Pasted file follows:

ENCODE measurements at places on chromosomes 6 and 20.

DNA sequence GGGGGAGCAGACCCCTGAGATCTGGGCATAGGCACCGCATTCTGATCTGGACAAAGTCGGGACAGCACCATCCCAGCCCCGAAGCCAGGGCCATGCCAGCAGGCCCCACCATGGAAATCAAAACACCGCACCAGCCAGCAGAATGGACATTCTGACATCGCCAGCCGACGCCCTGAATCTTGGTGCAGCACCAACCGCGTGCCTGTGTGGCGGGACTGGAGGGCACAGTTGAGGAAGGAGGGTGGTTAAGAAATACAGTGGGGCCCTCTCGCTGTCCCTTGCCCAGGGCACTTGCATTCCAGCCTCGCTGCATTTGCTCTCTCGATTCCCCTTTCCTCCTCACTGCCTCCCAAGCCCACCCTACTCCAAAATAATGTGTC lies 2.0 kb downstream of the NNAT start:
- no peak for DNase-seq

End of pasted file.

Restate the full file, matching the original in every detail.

ENCODE measurements at places on chromosomes 6 and 20.

DNA sequence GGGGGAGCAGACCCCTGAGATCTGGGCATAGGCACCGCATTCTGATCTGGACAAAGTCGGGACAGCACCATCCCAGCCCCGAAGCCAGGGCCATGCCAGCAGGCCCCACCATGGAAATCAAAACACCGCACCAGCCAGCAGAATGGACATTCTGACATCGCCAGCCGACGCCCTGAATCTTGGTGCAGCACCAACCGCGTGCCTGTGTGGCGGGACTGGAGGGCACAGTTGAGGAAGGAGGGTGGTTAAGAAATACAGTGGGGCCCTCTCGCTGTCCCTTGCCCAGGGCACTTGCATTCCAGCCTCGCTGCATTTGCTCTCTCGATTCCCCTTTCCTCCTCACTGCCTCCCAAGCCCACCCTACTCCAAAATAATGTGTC lies 2.0 kb downstream of the NNAT start:
- no peak for DNase-seq